In 2010 BHP attempted to buy POTASH but the Canadian government blocked the $40 billion offer and that was with the Canadian dollar trading at PAR to the U.S. dollar. Today, POTASH’s market cap is $14 billion and the Canadian dollar is trading 25 percent lower. Sometimes 2+2=4. I advise doing your own in-depth analysis but the agriculture companies are a very interesting place for the Chinese to shop. Like Ken Kesey: IT’S SOMETIMES A GREAT NOTION, but notions do not always result in profits.

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13 Responses to “Notes From Underground: *Uncle Charlie Makes the Fed Like Michael Jordan … Can’t Hit the Curve”

  1. nrbw92@ameritech.net Says:

    Excellent “Notes”. Thanks Yman! Norbo

  2. Asherz Says:

    In the past Fed chairmen have said that you can’t tell a bubble until after the event… unless it is so obvious as it is today. Q1 earnings down 7% with revenues also down with equity markets near all time highs. Sovereigns around the world are in deep doo doo from Greece to China to Brazil to Portugal to a US with $20T in debt (and a 1% rate rise would put a $200B rap on the budget and leading to trillion dollar deficits.) So jaw bone again or as you colorfully put it BS walks. The bond bubble is even bigger (who guarantees the ECB, BOJ and yes, the Fed). So the need to take some air out of the bubble for several reasons. Gold’s investment demand must also be cooled (the kryptonite to the nutty QE experiment).
    Air Jordans didn’t help on the diamond despite Michael’s natural talents. Ben and Janet’s economic theories sounded good in the classroom but are striking out in the marketplace.

  3. Frank C. Says:

    Bill Gross, M. El Erian and Jan Hiatzius all in recent days had said June was not out of the question for a raise. These guys sure knew what was in those April minutes. No question that the whisper campaign / leak was to give big market players a heads up, so it does not come as a surprise in June.

    (
    I have to admit that today’s announcement was out of left field, especially based on the weak unemployment figure last month.

    Is Janet swinging late? Or is this a turning point in conceding QE and ZIRP didn’t work?

    Did Bill Gross have it right when he tweeted today that “So the FED sort of gets it. Low rates destroy business models and sap economic potential.”

  4. Rob Syp Says:

    With the anemic growth in USA and world at what point does the TSA situation shave something off GDP here?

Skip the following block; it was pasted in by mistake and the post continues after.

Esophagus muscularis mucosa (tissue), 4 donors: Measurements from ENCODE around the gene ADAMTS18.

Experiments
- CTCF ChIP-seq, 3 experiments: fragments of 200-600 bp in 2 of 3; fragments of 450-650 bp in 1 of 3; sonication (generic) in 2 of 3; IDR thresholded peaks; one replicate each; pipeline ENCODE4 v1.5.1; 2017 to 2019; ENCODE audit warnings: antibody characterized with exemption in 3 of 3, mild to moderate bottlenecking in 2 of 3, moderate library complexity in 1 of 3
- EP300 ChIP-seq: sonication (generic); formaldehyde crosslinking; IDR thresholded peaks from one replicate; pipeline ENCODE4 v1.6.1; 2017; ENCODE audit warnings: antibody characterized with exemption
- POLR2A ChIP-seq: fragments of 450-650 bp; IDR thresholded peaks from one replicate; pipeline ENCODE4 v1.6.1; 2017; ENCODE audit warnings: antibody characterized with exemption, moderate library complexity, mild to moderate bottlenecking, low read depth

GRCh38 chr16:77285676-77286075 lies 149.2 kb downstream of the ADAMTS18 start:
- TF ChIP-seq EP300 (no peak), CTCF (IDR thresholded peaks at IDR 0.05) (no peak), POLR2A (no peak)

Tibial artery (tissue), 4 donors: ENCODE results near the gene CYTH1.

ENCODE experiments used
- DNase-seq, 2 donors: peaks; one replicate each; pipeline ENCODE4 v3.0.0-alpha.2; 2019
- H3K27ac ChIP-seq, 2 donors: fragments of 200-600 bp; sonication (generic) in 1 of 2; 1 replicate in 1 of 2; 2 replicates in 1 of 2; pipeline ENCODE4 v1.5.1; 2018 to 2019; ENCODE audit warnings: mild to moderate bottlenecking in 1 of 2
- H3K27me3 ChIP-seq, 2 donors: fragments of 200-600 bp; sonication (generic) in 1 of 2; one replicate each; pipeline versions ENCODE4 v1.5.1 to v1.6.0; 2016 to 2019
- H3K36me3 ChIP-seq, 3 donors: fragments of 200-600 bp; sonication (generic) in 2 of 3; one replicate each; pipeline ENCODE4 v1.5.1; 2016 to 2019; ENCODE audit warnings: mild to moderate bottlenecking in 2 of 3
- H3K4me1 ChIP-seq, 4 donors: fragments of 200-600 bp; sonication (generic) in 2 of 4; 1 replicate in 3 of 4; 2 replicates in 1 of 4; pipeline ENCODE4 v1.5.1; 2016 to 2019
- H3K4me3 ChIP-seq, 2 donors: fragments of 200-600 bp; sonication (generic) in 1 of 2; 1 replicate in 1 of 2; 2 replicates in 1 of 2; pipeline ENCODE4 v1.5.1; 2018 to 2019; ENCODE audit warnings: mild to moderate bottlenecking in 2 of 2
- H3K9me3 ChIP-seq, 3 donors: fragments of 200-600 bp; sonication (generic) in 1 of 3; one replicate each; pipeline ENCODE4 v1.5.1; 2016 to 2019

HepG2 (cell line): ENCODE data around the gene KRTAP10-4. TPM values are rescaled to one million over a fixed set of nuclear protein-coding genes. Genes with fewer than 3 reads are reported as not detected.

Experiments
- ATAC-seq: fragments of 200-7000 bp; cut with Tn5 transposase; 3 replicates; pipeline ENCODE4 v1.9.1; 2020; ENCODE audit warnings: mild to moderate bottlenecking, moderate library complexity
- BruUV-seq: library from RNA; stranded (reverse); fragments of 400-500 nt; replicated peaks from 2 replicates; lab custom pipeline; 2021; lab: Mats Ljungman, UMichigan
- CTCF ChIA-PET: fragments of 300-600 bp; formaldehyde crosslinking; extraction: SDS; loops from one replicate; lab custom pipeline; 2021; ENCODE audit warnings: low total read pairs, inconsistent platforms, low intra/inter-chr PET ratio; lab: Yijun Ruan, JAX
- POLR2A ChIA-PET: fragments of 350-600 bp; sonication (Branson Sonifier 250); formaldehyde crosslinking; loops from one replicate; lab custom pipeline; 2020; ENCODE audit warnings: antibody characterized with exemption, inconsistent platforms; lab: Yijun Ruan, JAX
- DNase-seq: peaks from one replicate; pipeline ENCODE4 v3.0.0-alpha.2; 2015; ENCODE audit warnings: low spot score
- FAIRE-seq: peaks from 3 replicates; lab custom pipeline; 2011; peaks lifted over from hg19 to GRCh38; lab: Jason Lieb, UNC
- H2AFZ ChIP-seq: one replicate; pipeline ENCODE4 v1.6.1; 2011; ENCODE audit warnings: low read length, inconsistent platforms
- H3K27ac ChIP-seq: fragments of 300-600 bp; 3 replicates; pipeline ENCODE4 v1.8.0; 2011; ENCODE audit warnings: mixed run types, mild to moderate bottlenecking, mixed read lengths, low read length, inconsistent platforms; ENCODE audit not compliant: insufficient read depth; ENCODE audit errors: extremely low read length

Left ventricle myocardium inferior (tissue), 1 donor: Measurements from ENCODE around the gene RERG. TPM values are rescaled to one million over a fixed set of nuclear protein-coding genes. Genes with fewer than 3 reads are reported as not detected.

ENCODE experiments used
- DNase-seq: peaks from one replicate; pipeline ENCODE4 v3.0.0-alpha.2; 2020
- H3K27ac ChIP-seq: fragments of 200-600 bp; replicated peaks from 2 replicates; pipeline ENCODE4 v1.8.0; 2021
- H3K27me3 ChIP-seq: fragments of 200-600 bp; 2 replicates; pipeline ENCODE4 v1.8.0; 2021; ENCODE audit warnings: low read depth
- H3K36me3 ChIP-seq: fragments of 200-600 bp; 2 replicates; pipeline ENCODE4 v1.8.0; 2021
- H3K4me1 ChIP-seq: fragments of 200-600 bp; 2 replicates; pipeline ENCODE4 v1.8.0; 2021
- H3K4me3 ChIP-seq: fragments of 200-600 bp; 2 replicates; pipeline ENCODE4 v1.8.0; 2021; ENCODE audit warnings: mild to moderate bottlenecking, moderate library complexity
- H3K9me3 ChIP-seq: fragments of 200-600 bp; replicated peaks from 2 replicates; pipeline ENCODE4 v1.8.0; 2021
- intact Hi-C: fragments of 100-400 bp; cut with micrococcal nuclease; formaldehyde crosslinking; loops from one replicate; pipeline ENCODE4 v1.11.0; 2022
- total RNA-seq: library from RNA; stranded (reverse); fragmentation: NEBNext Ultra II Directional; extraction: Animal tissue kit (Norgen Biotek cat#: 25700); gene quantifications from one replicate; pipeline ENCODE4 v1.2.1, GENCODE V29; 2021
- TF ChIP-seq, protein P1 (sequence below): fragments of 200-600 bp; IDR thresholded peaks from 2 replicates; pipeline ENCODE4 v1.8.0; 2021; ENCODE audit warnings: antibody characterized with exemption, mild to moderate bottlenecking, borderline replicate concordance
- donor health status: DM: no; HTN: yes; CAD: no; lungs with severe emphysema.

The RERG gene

I tried flying out of Midway on Tuesday arrived late (something prevented an early arrival) and while waiting in line just decided to turn around and leave.

    The effect of that has me not staying in a hotel for 2 nights, car rental, meals, tips etc. the Southwest ticket will be used for a later date.

  5. Chicken Says:

    Yra, great perspective.

  6. Chicken Says:

    Sure enough, it appears bank bulls are being flattened.

  7. Joe Says:

    “DOES MONEY TALK AND BULLSHIT WALK? For as hawkish as the April minutes have been defined by the previous five days of price action, HOW COULD THE VOTE HAVE BEEN 9-1 in favor of keeping rates unchanged?”

    Indeed. Act on what they DO, not what they SAY. Just the opposite of what the late great press secretary Earl Bush implored his press peers to do regarding the utterances of his Boss, the late Mayor Richard J. Daley: “Guys, guys! Print what he MEANS to say, NOT what he says.”

    Re “the LAW reads DUAL MANDATE but as the banker to the world the FED‘s mandate seems malleable on demand.”

    And they’ll never admit it as the Dual Mandate is the chair’s Trump Card used in congressional testimony whenever an excuse is needed to deflect responsibility for policy mistakes.

  8. ShockedToFindGambling Says:

    Yra- I believe most bank loans (other than mortgages which are mostly sold to Fannie/Freddie) reset every 3 months based on 3 month Libor.

    So when you talk about a steeping yield curve, are you talking about the spread of overnight money to 3 month Libor?

    My guess is that some of the bank stocks are weak, due mainly due to bad legacy loans and increased front-running competition.

    • yra Says:

      Shocked–you may be correct on the legacy loans but the profits from the surfing the curve for banks in an ultra low rate environment will keep the large bank profits down—now it is another support to the community and regionals as you point out

  9. Chicken Says:

    Looks like S&P needs to trade back down to avoid a debilitating rate hike?

  10. 5.19.16 – morgan street report Says:

    […] sectors. As Yra Harris pointed out today (thanks for retweeting it Anthony Crudele!) on “Notes from the Underground“, a flattening yield curve is negative for banks which borrow short-term and lend long-term. […]

  11. Chicken Says:

    2+2= something far less than 3, based on my comprehension of standard old-school fiction-peddling math….
    http://money.cnn.com/2016/05/20/retirement/central-states-pension-fund/index.html?iid=hp-stack-dom

  12. Chicken Says:

    Buzz saw Williams out shorting again today. hoping to see markets trade down and pining for another magnificent401K crash?